By Oludayo Tade
THE story of Nigeria is a dramatic irony; it is a geographic space of inequality where wealth and suffering both coexist in abundance. With so much wealth, many Nigerians also suffer so much on a range of issues, from education to health, infrastructure and food and human insecurities. Over 13 million children are out of school and more than 23 million Nigerians are unemployed. The working majority are underpaid while the ‘doing nothing minority’ get welcome packages in billions with several millions of commonwealth money stuffed in their pockets for wardrobe and furniture allowances. To earn their illicit billions, they do not set up committees to determine if indeed the country can afford it. But in the same country, where ‘justice shall reign’ exists only in our national anthem and never practised by those who sing it; the real working public workers must wait for months before N30, 000 is paid to them.
This happens in a nation where senators earn close to N13.5 million monthly according to former Senator Shehu Sani and N15 million according to latest revelation of Professor Itsay Sagay. Yet university professors earn close to N6 million annually!
To pay pensioners decent pensions is a problem but they award themselves severance allowances for improving the standard of living of their families and cronies. As injustices pervade the land, loyalty is eroded and everyone scrambles for opportunity that comes their way or sidestep the system. Aware of the pathetic fate that befall pensioners, in-service workers attempt to accumulate enough to save for post-retirement reality.
The public servants in gorilla, snake and whatever the next animal skins at government establishments are also grabbing their individual and collective futures by the throat. They are all aware that the elite are conspiring against the majority through deliberate abandonment or the ‘e no concern me’ mannerism. Sadly, we are all realising that this elite conspiracy and the many injustices it manifest are certain to bounce back on both the rich and the poor.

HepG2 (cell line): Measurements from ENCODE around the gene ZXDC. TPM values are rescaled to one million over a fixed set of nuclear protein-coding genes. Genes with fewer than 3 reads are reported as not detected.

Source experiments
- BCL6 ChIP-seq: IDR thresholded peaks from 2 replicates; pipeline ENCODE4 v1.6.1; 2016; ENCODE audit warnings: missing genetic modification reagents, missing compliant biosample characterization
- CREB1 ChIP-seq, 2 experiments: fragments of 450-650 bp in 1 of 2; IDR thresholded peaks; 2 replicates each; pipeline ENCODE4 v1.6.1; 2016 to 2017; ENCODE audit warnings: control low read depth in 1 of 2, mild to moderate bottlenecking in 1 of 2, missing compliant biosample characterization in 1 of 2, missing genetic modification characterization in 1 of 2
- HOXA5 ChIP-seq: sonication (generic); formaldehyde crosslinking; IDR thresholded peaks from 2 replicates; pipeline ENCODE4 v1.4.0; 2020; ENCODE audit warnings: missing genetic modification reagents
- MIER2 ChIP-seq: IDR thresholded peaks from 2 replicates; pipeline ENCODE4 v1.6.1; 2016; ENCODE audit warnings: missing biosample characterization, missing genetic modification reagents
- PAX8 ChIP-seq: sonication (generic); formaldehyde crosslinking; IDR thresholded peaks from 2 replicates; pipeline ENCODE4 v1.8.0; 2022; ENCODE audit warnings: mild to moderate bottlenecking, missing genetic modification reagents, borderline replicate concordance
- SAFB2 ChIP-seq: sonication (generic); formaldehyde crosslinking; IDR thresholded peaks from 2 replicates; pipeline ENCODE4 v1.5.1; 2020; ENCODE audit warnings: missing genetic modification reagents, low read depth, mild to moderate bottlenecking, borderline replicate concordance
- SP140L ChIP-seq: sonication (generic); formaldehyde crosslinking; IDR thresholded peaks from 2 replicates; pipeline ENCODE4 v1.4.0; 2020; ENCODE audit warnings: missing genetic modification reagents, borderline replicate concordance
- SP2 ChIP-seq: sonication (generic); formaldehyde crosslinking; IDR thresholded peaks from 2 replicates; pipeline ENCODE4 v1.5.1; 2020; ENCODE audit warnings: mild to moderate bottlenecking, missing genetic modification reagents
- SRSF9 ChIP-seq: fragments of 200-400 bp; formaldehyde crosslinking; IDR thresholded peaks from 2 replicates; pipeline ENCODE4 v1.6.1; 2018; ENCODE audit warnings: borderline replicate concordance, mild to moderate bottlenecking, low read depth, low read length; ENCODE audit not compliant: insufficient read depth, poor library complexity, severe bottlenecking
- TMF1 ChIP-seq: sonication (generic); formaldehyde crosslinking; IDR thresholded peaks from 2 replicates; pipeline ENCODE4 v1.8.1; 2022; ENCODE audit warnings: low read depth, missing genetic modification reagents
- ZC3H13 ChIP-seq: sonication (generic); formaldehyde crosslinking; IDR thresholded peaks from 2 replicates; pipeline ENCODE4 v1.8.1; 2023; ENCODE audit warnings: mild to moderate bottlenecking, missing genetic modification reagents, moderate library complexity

Children that are unfairly treated cannot be fair to the country. Those trained in zoo-like conditions cannot appreciate the value of love and uprightness. They are now fighting back. Today, Nigerian kingdom suffers violence and the violent are taking it by force. With the rising spate of kidnapping in particular, kidnappers are in a battle of “who wants to be a millionaire” with the elite, especially against Nigerian senators.
“Who wants to be a millionaire” used to be a popular television show I watched where a money-seeker with the fastest finger gets a chance to try his or her luck on the hot seat. From little thousands to the million ranges, the contestant is made to answer money-laden questions. Interestingly, the contestant attends the show with a loved one (friend, wife/husband, girlfriend/boyfriend, father/mother) who also contributes to the dream of becoming a millionaire. But the money seeker is not all knowing. He or she is supported by lifelines such as ‘Ask the Audience’, ‘50-50’ and ‘Phone a Friend’. You could also walk away with a guaranteed sum.